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How does the instrumentation in Hieronymus work, exactly?

Warp3d drivers and MiniGL can be compiled with basic inbuilt profiling that I added to help me diagnose some performance issues, but it isn't a true hierarchial profiler as only registered functions are timed.

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Re: My MiniGL experiments,recompilation,tips,etc...
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So I've implemented the "last used index per vertex" check in the Permedia2's implementation of W3D_DrawElements().

It certainly isn't any slower, but I need to write some synthetic tests on vertex-sharing indexed triangle lists to see the effect on performance. It should be reasonable as the Permedia2 driver is generally up against the bus limit.

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Re: My MiniGL experiments,recompilation,tips,etc...
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@LiveForIt

> Is there any part that can optimized by using AltiVec?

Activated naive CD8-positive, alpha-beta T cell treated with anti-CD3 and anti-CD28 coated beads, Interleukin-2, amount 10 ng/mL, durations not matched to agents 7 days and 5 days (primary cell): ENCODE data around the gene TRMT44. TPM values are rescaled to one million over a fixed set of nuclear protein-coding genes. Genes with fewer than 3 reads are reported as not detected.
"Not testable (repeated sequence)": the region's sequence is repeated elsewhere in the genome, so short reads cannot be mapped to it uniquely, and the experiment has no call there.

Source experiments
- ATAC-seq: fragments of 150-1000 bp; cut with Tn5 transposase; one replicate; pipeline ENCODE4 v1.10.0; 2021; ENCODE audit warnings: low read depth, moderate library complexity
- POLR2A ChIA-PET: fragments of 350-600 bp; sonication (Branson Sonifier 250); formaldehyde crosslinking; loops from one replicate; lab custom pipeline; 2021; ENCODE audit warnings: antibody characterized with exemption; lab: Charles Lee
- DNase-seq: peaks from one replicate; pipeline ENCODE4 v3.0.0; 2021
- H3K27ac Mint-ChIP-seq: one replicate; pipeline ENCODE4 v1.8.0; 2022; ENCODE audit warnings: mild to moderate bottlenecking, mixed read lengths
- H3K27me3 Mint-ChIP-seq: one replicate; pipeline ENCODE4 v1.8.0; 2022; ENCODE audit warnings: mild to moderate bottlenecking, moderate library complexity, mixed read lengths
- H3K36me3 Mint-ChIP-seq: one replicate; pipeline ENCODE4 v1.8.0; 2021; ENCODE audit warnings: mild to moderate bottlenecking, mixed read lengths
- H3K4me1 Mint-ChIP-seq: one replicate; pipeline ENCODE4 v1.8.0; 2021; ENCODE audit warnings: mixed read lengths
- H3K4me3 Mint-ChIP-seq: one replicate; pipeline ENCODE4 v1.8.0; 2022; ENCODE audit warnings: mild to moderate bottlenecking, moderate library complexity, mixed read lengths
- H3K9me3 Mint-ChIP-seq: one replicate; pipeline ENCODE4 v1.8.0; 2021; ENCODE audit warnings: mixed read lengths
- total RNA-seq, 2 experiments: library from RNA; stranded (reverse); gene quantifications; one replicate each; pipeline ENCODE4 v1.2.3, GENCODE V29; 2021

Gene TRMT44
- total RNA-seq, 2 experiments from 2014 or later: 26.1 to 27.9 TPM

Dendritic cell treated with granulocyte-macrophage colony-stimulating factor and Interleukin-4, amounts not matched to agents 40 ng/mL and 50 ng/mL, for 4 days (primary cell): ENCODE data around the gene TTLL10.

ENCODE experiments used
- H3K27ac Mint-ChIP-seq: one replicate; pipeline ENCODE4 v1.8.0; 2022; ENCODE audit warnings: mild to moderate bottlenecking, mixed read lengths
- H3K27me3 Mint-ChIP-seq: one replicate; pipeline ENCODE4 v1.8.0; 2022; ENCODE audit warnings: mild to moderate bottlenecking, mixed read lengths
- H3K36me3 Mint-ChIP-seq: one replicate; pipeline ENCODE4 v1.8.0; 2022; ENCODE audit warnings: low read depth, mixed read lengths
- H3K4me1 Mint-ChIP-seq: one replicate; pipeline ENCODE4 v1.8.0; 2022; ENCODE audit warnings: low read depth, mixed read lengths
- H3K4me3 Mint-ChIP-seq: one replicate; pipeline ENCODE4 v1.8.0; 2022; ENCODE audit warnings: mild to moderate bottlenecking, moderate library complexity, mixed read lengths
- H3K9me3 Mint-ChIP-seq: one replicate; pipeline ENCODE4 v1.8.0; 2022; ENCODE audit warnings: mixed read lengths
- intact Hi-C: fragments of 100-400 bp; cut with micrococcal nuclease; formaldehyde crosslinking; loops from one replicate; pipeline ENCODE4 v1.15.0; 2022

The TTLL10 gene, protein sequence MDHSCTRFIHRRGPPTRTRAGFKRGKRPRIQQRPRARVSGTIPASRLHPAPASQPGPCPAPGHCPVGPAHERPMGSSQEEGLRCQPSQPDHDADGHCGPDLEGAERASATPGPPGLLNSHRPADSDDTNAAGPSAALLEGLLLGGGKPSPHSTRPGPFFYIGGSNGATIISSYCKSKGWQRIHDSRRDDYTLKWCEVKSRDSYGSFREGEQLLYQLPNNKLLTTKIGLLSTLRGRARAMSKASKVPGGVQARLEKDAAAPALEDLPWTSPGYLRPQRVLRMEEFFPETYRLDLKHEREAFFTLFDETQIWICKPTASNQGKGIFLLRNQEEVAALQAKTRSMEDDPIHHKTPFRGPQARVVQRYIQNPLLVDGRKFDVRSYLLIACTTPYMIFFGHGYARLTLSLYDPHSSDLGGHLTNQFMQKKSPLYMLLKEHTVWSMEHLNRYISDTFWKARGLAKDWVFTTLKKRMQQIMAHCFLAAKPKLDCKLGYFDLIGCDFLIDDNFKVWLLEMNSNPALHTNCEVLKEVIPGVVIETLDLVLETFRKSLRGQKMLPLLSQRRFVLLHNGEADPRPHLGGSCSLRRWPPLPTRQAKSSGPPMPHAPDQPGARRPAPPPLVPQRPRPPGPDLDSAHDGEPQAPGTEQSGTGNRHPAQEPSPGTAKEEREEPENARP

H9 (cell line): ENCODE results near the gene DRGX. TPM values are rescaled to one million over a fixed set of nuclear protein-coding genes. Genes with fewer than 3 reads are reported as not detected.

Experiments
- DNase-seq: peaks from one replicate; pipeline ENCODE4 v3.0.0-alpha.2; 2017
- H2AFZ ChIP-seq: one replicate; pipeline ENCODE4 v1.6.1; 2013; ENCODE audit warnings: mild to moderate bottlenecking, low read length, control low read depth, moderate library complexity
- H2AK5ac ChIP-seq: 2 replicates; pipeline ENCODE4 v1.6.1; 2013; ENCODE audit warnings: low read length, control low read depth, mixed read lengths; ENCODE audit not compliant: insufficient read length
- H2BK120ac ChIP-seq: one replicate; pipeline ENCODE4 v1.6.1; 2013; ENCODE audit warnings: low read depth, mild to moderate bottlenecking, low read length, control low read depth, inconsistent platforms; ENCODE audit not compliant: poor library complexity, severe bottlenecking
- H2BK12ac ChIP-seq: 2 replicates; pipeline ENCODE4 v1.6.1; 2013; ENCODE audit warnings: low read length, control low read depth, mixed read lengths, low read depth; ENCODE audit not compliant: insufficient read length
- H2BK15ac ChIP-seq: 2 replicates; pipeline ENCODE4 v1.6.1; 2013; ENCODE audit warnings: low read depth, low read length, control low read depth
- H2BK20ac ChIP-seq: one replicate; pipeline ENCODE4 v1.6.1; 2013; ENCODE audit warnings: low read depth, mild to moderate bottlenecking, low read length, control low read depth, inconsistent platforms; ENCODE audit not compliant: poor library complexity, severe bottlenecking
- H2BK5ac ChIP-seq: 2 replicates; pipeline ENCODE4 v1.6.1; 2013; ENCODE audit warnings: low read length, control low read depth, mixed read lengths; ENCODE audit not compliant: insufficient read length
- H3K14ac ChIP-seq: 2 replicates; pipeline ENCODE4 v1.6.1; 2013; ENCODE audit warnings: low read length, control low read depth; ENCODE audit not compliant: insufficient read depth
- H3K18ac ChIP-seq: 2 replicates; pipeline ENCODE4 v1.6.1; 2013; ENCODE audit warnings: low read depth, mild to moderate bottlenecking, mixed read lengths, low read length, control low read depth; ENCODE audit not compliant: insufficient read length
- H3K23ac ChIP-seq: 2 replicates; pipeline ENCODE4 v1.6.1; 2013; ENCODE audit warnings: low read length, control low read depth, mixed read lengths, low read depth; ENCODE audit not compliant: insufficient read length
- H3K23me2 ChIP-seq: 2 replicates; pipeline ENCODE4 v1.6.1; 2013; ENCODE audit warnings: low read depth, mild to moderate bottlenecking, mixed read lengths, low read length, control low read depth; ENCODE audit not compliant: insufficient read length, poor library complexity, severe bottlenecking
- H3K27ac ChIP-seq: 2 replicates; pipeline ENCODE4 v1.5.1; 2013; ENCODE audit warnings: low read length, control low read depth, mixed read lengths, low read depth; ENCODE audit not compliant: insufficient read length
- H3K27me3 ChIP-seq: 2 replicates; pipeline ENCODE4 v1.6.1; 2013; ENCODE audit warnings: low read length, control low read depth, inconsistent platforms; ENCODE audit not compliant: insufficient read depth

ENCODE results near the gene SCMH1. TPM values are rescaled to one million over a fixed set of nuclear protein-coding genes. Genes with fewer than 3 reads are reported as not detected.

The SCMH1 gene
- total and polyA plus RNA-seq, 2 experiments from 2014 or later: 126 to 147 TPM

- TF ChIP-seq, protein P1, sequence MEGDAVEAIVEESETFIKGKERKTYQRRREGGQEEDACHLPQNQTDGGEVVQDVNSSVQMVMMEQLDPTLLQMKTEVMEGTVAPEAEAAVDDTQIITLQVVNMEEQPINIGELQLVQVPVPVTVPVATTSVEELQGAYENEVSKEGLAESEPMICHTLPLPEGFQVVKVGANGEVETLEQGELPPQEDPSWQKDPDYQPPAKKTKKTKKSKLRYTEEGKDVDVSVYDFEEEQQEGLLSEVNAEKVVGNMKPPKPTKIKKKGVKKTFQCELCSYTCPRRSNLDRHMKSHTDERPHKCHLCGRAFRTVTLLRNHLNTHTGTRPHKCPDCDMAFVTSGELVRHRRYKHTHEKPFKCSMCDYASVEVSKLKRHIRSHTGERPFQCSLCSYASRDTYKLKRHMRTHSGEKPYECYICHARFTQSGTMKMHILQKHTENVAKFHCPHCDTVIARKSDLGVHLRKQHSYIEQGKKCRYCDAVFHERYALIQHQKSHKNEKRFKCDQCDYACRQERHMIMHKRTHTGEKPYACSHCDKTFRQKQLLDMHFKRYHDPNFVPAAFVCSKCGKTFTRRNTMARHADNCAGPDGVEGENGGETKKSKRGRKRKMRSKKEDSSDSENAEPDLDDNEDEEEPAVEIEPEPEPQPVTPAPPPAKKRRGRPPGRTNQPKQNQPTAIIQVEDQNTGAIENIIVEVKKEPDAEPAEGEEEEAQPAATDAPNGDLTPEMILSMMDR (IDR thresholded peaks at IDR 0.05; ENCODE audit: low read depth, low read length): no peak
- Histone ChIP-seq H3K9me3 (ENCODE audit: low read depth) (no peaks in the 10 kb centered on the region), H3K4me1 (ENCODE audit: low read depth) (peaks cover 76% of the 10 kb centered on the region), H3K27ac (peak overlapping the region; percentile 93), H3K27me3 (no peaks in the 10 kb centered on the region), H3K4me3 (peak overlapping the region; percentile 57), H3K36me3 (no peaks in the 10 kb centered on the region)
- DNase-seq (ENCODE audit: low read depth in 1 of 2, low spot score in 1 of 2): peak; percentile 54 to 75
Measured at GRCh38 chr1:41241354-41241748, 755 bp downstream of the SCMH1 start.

Not without introducing extra complexity and branches in the code to cater for machines that aren't altivec enabled. There are some functions that have altivec alternatives implemented but the vast majority of the code does not.

> Is there any complex switches can be replaced table lookups?

On faster CPUs (covering multiple architectures), I have observed a trend that switch case is almost always faster than table lookups. The compiler is free to convert any switch case into one or more jump tables anyway.

> Is there any loops that can be unrolled?
> (Other micro optimisations)

The compiler does this already.

> Is there any malloc() / free(), that are called too often, maybe there is way's workaround it.